Step 6: Create your Rubric
- Develop the criteria, rating scale, and descriptions for each level of the rating scale into a rubric
- Include the assignment at the top of the rubric, space permitting
- For reading and grading ease, limit the rubric to a single page, if possible
- Consider the effectiveness of your rubric and revise accordingly
- Create your rubric in a table or spreadsheet in Word, Google Docs, Sheets, etc., and then transfer it by typing it into Moodle. You can also use online tools to create the rubric, but you will still have to type the criteria, indicators, levels, etc., into Moodle. Rubric creators: Rubistar, iRubric
Step 7: Pilot-test your Rubric
Prior to implementing your rubric on a live course, obtain feedback from:
- Teacher Assistants
Also, try out your new rubric on a sample of student work. After you pilot-test your rubric, analyze the results to consider its effectiveness and revise accordingly.
- Use Parallel Language. Make sure that the language from column to column is similar and that syntax and wording correspond. Of course, the words will change for each section or assignment, as will the expectations, but in terms of readability, make sure that the rubric can be easily read from left to right or vice versa. In addition, if you have an indicator described in one category, it will need to be described in the next category, whether it is about “having included” or “not having included” something. This is all about clarity and transparency to students.
- Use Student-Friendly Language. If students can’t understand the rubric, it will not be useful for guiding instruction, reflection, and assessment. If you want students to engage in using the rubric, they have to understand it. Make sure the language is learning-level appropriate. If you use academic language or concepts, you will need to teach those concepts.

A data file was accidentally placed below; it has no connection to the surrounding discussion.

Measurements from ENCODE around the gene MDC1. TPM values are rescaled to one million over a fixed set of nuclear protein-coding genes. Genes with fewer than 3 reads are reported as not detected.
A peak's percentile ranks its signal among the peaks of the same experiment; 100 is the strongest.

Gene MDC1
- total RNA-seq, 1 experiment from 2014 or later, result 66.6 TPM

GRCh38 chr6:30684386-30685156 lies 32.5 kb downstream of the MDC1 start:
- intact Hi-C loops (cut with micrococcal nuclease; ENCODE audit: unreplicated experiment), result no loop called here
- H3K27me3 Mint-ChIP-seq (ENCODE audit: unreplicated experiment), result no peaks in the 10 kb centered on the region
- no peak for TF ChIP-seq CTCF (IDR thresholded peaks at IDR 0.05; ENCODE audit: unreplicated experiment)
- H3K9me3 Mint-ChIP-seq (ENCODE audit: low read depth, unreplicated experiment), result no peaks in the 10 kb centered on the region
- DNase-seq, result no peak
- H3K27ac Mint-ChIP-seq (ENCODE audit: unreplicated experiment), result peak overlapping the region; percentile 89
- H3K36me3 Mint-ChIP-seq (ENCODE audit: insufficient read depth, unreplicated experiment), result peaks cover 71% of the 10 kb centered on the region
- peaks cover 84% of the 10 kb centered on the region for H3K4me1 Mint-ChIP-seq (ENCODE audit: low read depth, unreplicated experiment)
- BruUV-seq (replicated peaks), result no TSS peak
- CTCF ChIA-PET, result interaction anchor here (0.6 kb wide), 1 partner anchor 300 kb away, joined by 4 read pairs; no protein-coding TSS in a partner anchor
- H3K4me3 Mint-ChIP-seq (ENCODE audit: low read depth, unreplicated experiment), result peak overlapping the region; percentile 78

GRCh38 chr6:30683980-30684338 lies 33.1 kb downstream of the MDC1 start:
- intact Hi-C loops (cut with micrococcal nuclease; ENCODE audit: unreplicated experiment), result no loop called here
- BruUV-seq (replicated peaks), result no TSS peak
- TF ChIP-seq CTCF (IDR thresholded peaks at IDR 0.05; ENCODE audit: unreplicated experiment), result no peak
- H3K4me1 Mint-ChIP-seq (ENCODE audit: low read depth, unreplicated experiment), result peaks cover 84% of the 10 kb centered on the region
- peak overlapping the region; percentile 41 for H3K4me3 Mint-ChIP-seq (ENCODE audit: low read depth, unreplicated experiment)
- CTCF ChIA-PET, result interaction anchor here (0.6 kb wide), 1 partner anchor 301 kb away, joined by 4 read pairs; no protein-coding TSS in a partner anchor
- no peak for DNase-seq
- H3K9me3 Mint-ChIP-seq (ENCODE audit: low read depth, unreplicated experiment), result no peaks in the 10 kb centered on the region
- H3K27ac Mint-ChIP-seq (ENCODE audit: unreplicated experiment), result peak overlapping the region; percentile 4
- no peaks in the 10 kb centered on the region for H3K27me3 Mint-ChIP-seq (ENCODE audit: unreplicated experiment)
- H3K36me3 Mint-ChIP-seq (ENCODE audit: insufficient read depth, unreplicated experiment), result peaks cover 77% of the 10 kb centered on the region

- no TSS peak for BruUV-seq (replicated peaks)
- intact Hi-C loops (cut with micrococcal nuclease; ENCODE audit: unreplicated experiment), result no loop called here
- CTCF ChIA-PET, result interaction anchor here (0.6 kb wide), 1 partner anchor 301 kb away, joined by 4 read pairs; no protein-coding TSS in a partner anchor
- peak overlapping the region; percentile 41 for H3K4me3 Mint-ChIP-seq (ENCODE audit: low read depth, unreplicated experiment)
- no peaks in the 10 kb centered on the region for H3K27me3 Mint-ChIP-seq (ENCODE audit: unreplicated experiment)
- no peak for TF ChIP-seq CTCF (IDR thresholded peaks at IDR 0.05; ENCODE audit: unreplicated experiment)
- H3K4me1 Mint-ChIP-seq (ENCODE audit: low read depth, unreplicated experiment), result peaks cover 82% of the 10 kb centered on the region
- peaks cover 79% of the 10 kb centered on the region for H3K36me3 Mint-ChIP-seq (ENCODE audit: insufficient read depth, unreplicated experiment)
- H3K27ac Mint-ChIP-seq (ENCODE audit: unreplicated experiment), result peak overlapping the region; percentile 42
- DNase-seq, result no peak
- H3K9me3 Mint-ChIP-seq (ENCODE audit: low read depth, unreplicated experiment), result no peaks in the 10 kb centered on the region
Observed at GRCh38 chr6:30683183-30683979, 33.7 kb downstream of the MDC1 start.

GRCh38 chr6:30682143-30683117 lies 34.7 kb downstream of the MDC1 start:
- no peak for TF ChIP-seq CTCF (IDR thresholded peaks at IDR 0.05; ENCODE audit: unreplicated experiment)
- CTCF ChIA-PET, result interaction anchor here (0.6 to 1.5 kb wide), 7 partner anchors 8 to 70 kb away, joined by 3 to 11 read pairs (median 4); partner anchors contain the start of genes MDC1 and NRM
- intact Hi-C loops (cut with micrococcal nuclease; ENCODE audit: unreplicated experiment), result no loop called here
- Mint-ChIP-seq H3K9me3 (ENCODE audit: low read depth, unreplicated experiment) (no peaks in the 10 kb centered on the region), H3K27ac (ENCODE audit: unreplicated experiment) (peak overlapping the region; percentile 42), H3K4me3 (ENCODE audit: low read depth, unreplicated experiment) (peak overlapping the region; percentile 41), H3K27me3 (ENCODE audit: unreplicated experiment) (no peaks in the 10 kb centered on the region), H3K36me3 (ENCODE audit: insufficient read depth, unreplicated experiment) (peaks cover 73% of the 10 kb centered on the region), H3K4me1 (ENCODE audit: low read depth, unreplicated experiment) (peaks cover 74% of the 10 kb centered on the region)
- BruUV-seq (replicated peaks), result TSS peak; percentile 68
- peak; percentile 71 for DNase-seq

- Use the Rubric with Your Students. You have to use the rubric with the students. It means nothing to them if you don’t. For students to find the rubric useful in terms of their learning, they must see a reason for using it. Students should understand that the rubric is there to help them learn, reflect, and self-assess. If students use a rubric, they will understand the expectations and their relevance to learning.
- Don’t Use Too Many Columns. The rubric needs to be comprehensible and organized. Pick the right amount of columns so that the criteria flow logically and naturally across levels.
- Common Rubrics and Templates are Awesome. Avoid rubric fatigue, as in creating rubrics to the point where you just can’t do it anymore. This can be done with common rubrics that students see across multiple classroom activities and through creating templates that you can alter slightly as needed. Design those templates for learning targets or similar performance tasks in your classroom. It’s easy to change these types of rubrics later. Figure out your common practices and create a single rubric your team can use.
- Rely on Descriptive Language. The most effective descriptions are those that use specific descriptions. This means avoiding words like “good” and “excellent.” At the same time, don’t rely on numbers, such as a number of resources, as your crutch. Instead of saying, “find excellent sources” or “use three sources,” focus your rubric language on the quality use of whatever sources students find and on the best possible way of aligning that data to the work. It isn’t about the number of sources, and “excellent” is too vague for students. Be specific and descriptive.